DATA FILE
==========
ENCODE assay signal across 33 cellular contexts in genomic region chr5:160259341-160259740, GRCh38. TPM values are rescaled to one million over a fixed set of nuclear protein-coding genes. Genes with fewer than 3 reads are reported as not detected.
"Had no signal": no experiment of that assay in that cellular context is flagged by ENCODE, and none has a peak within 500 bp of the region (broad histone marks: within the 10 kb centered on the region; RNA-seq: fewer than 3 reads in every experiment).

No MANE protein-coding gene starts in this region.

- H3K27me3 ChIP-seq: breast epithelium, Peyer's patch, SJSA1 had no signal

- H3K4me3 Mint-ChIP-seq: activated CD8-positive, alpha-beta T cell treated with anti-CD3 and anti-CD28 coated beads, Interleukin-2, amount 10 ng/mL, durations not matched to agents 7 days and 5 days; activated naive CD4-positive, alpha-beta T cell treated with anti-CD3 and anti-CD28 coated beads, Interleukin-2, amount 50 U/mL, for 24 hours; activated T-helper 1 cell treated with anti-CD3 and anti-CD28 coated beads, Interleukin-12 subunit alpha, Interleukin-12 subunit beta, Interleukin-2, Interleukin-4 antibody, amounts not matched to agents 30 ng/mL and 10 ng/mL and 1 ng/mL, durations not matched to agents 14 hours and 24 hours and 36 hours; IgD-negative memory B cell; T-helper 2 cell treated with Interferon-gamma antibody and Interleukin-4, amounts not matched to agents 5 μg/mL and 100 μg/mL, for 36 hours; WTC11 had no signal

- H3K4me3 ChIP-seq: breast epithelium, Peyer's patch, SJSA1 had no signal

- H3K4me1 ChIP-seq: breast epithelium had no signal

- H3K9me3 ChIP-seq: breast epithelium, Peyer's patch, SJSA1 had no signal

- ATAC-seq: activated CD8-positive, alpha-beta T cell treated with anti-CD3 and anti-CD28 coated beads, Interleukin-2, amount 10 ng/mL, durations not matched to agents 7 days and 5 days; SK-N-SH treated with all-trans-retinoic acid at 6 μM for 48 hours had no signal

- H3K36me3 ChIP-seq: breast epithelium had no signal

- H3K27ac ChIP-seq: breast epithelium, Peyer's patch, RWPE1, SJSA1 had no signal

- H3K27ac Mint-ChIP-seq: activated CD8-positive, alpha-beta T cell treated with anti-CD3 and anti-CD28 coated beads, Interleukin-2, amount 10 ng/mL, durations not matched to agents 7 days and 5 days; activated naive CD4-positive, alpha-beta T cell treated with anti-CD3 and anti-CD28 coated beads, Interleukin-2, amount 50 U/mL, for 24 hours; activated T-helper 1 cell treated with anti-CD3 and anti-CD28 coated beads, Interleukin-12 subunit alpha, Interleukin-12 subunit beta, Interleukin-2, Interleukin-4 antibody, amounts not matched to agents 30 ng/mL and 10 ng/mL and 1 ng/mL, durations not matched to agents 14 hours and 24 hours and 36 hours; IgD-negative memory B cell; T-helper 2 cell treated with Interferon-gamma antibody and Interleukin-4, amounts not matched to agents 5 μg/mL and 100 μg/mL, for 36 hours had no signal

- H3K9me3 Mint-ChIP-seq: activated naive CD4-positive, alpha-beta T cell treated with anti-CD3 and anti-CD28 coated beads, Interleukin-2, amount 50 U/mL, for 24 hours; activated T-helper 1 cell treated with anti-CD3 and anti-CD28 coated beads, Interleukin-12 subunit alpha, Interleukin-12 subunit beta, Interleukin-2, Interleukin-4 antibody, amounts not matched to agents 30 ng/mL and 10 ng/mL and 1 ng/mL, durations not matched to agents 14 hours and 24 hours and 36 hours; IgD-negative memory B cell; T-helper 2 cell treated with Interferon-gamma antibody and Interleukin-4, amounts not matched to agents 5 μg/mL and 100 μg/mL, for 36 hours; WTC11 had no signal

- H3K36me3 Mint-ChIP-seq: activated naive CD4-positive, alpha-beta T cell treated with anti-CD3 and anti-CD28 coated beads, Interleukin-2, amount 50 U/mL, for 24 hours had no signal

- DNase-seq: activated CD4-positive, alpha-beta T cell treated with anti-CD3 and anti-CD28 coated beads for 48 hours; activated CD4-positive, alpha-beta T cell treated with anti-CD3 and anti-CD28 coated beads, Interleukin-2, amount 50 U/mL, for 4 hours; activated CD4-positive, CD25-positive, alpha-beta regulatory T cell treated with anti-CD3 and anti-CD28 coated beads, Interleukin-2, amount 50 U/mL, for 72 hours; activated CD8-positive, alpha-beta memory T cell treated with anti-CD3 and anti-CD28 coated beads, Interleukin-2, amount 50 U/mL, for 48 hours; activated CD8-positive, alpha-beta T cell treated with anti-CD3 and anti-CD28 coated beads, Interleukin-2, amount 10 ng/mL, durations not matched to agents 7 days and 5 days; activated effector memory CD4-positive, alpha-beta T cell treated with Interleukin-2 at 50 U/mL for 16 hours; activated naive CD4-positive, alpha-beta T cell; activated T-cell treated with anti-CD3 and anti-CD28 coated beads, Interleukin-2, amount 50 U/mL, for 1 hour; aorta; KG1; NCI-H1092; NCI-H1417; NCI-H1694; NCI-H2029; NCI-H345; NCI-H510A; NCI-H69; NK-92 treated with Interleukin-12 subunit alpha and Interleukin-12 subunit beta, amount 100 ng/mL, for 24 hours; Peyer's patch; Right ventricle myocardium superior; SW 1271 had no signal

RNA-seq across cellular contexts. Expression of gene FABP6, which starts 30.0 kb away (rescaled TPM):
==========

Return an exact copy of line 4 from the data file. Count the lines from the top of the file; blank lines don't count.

- H3K27me3 ChIP-seq: breast epithelium, Peyer's patch, SJSA1 had no signal